An ash cloud erupted some 15,000 feet into the air from Alaska's Cleveland Volcano, according to satellite images and the Alaska Volcano Observatory.
The last significant eruption of Cleveland occurred in February 2001 and resulted in three ash plumes that reached up to 39,000 feet above sea level and "a rubbly lava flow and hot avalanche that reached the sea."
Cleveland, located in the Aleutian Islands about 45 miles west of the community of Nikolski, has been upgraded and downgraded several times over the last few months, flaring up in July and erupting in the form of a growing lava dome in August. Following several weeks of activity, the volcano was downgraded before being upgraded again to an alert level of "watch" and an aviation hazard color-code of "orange" in early September. Two months later, the alert level was again lowered after the volcano seemed to quiet down.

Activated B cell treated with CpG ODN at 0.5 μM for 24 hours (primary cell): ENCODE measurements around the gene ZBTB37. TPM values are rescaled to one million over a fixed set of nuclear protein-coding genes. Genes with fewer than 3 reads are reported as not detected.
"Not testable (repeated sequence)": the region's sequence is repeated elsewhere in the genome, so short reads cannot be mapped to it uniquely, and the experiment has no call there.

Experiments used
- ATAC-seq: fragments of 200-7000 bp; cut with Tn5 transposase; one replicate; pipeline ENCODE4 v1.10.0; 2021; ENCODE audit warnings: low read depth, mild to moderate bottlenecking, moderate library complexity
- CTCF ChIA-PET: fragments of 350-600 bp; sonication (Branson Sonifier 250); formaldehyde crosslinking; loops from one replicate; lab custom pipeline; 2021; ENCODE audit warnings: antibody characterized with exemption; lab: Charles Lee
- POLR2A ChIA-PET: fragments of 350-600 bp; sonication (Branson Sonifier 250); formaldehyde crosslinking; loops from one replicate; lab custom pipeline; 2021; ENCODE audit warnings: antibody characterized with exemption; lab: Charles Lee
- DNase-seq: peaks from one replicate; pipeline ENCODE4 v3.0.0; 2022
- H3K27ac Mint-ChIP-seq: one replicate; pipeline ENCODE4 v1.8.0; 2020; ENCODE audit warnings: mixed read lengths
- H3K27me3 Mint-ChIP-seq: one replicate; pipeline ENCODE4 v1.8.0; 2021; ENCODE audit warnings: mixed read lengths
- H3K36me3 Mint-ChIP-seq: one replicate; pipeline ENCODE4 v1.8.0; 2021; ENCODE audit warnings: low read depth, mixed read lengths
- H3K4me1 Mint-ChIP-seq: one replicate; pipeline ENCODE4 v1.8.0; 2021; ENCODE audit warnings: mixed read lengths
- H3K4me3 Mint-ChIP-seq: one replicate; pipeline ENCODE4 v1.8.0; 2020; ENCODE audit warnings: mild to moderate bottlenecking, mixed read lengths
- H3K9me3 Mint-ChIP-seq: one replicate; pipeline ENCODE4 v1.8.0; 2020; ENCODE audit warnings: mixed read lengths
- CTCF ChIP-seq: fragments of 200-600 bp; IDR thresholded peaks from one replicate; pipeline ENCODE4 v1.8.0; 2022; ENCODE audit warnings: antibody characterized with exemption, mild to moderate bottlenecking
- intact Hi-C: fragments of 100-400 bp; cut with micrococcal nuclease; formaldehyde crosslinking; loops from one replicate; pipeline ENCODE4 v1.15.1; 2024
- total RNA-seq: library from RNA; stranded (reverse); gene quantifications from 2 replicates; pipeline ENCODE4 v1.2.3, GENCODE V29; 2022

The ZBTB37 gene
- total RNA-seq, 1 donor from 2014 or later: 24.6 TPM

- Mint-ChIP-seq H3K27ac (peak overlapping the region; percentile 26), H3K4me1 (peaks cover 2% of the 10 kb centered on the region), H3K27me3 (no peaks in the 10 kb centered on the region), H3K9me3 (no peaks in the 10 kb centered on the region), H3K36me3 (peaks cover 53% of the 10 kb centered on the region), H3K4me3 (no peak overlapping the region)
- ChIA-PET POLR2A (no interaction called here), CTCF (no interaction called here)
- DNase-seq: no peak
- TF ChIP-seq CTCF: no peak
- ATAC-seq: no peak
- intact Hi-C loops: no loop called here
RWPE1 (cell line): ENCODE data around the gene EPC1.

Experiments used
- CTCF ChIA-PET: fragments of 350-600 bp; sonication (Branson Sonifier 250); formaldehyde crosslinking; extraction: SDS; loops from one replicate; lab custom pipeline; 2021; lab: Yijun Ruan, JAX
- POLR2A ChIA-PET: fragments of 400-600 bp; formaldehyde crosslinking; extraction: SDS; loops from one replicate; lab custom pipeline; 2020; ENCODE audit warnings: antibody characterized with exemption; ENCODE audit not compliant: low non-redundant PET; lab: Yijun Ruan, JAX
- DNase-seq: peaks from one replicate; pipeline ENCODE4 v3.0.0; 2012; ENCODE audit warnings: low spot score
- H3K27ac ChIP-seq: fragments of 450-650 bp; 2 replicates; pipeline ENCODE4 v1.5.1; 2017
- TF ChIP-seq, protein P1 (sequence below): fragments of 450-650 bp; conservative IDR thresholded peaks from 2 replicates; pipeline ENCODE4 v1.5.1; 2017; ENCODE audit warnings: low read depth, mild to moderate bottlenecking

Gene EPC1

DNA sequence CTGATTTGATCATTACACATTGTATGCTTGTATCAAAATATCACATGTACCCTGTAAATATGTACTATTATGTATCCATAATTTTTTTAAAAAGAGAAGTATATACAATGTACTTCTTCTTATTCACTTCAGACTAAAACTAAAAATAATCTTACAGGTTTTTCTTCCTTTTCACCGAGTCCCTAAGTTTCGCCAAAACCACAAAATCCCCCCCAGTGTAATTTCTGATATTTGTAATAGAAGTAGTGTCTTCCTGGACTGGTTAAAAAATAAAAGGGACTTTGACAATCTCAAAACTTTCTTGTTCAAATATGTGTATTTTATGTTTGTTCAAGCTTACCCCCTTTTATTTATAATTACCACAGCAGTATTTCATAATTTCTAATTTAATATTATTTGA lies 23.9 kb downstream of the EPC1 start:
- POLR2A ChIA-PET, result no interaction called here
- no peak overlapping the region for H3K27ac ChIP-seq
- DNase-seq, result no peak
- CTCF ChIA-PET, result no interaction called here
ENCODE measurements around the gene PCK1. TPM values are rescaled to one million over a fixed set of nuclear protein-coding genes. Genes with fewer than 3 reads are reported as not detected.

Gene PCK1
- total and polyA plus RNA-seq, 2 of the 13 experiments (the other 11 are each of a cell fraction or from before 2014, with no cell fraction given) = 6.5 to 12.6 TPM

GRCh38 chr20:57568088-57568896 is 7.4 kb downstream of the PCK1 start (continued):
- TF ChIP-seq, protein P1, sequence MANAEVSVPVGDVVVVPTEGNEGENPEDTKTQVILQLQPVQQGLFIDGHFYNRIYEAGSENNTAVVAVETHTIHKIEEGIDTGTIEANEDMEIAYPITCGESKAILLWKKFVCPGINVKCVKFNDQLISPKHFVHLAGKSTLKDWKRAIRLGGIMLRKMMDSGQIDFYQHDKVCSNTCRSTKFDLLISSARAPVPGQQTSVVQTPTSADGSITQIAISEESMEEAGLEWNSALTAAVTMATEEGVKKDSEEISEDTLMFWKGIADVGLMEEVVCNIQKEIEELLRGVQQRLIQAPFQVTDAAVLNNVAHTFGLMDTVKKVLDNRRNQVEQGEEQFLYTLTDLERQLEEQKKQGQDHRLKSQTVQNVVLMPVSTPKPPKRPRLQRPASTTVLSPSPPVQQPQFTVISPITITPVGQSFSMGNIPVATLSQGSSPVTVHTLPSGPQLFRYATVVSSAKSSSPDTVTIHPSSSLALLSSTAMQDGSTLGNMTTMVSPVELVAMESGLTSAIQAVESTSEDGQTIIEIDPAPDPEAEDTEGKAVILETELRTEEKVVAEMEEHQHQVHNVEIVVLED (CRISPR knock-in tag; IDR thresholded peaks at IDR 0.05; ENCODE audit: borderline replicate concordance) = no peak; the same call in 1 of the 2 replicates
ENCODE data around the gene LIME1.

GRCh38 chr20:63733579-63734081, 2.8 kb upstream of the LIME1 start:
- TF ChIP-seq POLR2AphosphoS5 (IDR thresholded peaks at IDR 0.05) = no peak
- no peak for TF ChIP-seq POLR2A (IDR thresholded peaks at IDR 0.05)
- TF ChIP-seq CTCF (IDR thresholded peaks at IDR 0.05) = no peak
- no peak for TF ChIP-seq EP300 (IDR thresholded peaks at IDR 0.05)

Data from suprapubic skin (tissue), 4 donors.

This latest activity comes six days after the most recent update on the AVO website. The AVO said that satellite imagery from about 5 a.m. Thursday confirmed the presence of a detached ash cloud, about 50 miles away from the volcano and moving southeast.
Aviators in the area are encouraged to exercise caution, but the AVO said that the eruption may be an isolated event.
"Satellite data indicate that this is a single explosion event," the AVO said, "however, more sudden explosions producing ash could occur with plumes exceeding 20,000 feet above sea level. Such explosions and their associated ash clouds may go undetected in satellite imagery for hours."
Cleveland volcano lacks any real-time monitoring equipment.
Contact Ben Anderson at ben(at)alaskadispatch.com. Scott Woodham contributed to this report.